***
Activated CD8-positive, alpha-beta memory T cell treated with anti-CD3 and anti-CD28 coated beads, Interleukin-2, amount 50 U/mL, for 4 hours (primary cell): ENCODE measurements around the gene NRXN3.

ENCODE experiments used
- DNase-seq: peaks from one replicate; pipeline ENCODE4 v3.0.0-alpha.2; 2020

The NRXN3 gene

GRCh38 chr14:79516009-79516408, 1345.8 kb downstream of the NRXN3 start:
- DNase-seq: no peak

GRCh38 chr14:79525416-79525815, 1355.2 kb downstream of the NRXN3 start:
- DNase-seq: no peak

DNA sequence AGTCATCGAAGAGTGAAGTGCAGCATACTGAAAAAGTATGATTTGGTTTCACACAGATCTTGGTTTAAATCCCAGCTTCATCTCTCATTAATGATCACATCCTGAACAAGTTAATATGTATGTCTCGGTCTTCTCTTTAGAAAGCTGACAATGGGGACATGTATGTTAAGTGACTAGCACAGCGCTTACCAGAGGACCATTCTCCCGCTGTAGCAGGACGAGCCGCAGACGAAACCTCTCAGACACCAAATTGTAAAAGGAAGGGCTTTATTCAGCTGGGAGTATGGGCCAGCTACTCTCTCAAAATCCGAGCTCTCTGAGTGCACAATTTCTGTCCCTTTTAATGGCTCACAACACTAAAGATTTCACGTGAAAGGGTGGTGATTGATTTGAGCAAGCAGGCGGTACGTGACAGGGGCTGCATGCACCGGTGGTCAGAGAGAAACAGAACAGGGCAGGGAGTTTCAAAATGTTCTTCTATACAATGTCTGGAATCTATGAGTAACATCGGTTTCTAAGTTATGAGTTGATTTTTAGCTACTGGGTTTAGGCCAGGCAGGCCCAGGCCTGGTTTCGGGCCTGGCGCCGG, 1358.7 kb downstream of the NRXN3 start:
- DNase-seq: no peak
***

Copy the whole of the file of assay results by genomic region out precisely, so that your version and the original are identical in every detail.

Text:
Activated CD8-positive, alpha-beta memory T cell treated with anti-CD3 and anti-CD28 coated beads, Interleukin-2, amount 50 U/mL, for 4 hours (primary cell): ENCODE measurements around the gene NRXN3.

ENCODE experiments used
- DNase-seq: peaks from one replicate; pipeline ENCODE4 v3.0.0-alpha.2; 2020

The NRXN3 gene

GRCh38 chr14:79516009-79516408, 1345.8 kb downstream of the NRXN3 start:
- DNase-seq: no peak

GRCh38 chr14:79525416-79525815, 1355.2 kb downstream of the NRXN3 start:
- DNase-seq: no peak

DNA sequence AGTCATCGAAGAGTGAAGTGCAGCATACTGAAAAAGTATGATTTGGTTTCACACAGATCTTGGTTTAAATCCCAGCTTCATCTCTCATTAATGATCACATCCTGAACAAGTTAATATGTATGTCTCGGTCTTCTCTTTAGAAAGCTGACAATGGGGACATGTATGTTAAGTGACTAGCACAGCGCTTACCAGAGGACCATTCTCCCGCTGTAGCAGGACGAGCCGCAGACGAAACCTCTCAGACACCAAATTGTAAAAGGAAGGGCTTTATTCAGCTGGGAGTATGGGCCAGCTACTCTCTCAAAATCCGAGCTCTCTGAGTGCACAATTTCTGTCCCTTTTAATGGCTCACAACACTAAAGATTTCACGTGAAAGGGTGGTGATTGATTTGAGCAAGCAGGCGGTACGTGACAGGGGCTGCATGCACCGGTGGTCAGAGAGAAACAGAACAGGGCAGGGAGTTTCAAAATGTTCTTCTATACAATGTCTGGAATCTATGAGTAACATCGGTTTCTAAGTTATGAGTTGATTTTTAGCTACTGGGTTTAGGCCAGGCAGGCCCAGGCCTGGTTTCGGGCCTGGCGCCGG, 1358.7 kb downstream of the NRXN3 start:
- DNase-seq: no peak